No good project in this world would ever get started without a moment of exuberant optimism. How else would you cross the gap that lies between where you are now and what you want to get done? Optimism is the fuel that gets projects started, but persistence gets them done.
Maps often describe the boundaries between this and that, and us and them. Inspired by personal events in their own lives, Nicky and Mason used this arc to look deeply at the border between the United States and Mexico. They each discovered something unexpected – tunnels dug nine stories deep into the ground, stories of smugglers risking their lives to get people across the border, and more – and developed informed opinions of border policies and politics which they organized and shared with the school. From compelling statistics to re-enacting the interception of a border crossing.
Quinn shared a progress report on the development of his multi-player cooperative role-playing game. Working with multiple experts from the game-design world, he’s been learning the difference between good ideas and good game-play and how one evolves into the other.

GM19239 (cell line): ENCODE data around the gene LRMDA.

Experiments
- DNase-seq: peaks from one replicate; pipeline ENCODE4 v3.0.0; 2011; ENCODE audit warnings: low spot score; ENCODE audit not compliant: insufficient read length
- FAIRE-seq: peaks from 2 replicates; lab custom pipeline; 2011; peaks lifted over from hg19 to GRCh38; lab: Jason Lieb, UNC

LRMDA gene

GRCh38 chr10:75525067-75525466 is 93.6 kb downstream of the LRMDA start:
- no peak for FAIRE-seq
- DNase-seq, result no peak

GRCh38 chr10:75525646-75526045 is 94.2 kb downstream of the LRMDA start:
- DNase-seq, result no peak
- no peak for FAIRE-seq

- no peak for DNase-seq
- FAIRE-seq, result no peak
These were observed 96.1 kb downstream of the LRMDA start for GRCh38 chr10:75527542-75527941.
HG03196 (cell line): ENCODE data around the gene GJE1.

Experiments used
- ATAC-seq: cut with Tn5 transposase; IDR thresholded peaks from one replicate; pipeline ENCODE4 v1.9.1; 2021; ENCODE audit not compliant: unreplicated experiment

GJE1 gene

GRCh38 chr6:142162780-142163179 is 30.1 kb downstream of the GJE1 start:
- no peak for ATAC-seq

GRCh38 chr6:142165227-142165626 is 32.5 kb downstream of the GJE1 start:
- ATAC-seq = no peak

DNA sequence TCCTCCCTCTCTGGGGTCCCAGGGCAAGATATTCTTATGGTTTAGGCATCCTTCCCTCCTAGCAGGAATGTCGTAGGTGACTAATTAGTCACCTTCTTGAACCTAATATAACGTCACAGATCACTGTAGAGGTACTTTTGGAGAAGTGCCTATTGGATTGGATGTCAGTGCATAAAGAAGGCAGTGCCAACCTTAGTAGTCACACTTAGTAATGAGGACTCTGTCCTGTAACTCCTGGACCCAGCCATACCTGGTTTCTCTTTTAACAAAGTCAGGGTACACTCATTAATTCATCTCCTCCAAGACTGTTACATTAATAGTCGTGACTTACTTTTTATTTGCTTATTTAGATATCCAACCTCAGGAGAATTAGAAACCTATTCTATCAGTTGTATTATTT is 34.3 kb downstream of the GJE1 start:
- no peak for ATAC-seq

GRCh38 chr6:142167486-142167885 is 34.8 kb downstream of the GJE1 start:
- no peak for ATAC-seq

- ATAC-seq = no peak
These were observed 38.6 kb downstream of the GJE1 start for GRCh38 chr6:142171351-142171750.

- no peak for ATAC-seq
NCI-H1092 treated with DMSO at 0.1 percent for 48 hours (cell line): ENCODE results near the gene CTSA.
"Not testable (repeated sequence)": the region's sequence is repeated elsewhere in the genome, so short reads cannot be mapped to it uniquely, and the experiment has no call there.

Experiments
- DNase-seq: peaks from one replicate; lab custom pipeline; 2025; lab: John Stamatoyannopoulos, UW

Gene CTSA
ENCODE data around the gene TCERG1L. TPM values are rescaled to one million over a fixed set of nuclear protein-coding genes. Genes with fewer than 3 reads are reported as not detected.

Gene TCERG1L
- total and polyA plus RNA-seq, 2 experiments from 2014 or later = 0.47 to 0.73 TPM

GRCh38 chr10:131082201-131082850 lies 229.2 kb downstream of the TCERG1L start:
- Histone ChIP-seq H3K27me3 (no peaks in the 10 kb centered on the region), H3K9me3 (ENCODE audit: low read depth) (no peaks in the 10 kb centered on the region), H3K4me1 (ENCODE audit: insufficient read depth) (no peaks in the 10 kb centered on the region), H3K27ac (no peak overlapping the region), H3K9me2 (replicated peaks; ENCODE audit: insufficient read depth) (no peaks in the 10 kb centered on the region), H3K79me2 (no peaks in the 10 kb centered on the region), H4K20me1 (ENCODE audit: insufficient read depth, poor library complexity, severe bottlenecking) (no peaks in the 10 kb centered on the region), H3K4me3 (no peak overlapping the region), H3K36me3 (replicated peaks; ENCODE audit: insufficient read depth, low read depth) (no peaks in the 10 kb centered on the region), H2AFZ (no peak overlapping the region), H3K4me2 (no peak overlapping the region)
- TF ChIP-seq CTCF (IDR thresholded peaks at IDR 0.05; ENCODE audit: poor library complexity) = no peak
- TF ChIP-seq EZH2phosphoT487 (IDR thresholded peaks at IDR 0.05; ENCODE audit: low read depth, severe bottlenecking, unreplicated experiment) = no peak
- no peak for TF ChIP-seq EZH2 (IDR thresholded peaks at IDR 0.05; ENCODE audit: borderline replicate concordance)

Max thought that the hardest part about writing a book would be the writing – turns out it was the editing. Max spoke eloquently about the struggles of a writer – the blank page, the distractions, the self-doubt, the plot problems – and how he worked through them to finish his first novella. We were gripped by the action in the excerpt he read.
From the department of Be Careful What You Wish For, Madison and Zada may have thought that they were “getting away” with something when they proposed the creation of a mythical island as a project for maps, but when the work started and questions started coming up they realized that there might actually be more work in really inventing a culture than just studying one. When every narrative invention leads to a “why,” they wrestled with what history really is.